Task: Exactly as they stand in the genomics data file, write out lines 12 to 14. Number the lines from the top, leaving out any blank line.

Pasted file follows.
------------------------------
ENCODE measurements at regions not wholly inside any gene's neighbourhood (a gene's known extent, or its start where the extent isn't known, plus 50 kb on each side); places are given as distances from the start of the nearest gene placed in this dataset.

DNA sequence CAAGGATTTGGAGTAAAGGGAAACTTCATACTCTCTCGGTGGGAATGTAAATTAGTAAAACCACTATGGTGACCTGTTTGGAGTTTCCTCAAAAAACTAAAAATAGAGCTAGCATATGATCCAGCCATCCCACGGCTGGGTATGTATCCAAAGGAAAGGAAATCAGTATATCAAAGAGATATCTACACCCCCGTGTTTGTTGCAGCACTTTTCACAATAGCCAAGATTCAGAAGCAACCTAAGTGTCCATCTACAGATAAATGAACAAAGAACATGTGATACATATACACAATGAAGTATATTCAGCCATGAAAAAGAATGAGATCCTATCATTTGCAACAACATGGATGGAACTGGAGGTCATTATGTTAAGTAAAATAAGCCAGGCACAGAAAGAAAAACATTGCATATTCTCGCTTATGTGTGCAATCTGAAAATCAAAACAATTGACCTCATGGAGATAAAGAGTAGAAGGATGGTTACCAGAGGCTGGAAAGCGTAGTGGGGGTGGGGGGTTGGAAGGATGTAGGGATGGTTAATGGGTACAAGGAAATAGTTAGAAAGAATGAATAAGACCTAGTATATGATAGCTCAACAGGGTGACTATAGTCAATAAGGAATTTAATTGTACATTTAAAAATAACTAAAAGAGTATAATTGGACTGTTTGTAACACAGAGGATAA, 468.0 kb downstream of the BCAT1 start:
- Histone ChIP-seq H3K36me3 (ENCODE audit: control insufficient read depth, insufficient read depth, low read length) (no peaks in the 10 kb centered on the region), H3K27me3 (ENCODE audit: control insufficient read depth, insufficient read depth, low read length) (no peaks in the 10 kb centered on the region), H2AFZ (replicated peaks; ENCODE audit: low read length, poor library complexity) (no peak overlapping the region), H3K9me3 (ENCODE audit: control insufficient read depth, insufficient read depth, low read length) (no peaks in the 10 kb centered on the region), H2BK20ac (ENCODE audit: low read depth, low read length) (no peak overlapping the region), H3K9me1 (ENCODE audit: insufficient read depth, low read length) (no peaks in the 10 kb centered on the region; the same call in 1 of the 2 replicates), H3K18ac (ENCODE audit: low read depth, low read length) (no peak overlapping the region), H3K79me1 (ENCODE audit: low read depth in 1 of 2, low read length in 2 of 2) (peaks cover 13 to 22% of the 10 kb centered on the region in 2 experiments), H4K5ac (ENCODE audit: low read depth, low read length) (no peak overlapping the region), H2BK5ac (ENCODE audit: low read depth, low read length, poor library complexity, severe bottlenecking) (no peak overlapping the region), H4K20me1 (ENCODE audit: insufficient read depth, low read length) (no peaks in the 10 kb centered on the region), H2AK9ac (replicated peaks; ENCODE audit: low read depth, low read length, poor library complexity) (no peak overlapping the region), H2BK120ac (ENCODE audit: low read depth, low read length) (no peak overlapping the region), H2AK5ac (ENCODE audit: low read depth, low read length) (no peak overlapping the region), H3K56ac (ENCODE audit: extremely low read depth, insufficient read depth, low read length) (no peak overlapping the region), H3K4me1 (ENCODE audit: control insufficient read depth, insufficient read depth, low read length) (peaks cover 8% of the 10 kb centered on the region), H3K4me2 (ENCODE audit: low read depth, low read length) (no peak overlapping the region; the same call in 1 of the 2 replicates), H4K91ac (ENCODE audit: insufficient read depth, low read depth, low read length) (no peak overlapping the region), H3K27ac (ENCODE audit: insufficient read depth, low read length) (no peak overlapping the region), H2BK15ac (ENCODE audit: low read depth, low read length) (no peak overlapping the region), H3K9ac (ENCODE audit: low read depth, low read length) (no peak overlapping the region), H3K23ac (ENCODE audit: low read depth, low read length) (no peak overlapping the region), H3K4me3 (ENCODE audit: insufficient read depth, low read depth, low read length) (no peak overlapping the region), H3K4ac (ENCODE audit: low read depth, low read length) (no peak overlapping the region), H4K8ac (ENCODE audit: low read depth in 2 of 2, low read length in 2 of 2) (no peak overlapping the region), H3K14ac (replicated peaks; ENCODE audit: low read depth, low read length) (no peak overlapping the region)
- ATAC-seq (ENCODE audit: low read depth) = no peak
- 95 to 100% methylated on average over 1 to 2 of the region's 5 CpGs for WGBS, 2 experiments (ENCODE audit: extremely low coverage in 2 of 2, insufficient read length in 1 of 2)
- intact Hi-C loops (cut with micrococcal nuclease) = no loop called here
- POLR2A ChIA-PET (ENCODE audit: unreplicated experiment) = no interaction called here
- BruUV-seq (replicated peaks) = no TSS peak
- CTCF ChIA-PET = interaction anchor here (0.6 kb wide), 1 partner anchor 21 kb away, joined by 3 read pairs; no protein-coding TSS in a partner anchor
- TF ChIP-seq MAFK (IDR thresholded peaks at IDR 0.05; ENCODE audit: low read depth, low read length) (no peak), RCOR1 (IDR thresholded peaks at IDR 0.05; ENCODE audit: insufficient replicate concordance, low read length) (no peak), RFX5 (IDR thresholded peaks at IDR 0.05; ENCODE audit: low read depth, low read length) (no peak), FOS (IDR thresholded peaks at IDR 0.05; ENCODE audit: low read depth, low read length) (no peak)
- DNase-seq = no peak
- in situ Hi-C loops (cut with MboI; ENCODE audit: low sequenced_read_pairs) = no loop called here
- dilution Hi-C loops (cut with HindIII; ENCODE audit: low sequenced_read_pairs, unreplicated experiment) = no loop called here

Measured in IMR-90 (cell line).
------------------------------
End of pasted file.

- in situ Hi-C loops (cut with MboI; ENCODE audit: low sequenced_read_pairs) = no loop called here
- dilution Hi-C loops (cut with HindIII; ENCODE audit: low sequenced_read_pairs, unreplicated experiment) = no loop called here

Measured in IMR-90 (cell line).